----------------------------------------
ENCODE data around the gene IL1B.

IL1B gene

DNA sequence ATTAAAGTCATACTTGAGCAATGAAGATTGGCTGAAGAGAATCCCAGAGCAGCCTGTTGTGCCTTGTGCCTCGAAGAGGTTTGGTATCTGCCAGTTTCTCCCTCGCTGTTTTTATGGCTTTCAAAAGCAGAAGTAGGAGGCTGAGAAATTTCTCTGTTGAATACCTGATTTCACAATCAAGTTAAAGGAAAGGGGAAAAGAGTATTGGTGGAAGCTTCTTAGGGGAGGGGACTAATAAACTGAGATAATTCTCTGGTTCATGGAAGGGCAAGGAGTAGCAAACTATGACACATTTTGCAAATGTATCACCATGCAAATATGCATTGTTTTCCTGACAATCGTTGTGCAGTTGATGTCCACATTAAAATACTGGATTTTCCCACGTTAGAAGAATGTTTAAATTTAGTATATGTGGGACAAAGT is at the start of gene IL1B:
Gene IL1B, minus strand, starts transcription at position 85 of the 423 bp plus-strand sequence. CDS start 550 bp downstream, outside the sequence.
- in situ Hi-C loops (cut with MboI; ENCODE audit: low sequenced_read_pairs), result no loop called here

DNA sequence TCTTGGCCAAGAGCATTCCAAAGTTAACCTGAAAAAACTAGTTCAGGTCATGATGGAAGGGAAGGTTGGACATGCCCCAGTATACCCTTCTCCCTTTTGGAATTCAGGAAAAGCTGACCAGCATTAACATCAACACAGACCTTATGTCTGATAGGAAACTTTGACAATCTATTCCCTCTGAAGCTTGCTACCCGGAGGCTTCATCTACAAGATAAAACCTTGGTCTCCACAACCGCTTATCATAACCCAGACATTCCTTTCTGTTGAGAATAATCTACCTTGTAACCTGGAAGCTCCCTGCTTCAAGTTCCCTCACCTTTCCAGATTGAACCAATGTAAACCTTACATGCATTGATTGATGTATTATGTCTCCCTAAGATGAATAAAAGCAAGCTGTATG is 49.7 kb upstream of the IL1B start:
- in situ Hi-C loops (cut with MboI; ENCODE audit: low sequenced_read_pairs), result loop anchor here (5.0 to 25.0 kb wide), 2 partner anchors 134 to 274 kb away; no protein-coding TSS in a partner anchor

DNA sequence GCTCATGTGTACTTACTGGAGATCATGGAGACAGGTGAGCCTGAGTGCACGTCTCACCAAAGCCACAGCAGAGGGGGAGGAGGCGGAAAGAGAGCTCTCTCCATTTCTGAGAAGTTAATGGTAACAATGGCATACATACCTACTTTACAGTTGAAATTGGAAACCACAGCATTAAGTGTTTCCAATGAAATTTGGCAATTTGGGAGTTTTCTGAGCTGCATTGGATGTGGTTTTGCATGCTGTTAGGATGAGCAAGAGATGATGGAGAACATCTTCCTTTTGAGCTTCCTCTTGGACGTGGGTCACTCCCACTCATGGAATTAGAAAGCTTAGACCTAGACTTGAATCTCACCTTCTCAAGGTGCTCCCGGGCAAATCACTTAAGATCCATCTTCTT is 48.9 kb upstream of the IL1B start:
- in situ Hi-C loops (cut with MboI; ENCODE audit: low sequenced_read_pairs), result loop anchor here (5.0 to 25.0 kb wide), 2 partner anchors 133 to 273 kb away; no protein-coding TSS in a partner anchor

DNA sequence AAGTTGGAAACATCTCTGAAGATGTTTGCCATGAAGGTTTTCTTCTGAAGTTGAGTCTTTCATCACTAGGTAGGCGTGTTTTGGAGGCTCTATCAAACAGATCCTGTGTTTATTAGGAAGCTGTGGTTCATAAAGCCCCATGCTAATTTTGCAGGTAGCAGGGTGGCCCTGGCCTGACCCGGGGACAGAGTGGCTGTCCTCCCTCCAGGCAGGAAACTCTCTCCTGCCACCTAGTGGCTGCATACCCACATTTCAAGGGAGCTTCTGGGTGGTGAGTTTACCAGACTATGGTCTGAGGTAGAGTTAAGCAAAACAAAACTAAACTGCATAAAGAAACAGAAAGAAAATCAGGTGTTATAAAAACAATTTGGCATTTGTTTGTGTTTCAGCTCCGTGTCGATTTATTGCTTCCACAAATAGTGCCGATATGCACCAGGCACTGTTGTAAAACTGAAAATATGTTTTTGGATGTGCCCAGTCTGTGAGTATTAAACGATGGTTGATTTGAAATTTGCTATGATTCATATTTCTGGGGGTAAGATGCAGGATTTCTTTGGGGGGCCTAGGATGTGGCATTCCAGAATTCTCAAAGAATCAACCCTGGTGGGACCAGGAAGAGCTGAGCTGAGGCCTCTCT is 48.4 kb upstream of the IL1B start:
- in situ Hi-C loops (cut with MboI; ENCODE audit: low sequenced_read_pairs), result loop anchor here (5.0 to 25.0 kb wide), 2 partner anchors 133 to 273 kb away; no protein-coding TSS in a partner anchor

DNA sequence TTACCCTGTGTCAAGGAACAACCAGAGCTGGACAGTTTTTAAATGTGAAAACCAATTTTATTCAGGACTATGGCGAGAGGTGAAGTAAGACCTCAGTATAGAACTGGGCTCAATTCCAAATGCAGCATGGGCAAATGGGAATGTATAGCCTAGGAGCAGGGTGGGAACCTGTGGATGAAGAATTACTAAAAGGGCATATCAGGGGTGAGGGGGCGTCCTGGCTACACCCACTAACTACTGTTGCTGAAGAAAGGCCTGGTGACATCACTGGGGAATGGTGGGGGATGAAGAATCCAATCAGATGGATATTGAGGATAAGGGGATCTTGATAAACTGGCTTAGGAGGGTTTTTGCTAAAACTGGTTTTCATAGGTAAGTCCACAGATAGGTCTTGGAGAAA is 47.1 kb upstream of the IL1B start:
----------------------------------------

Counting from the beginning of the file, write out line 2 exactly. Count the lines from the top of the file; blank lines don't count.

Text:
IL1B gene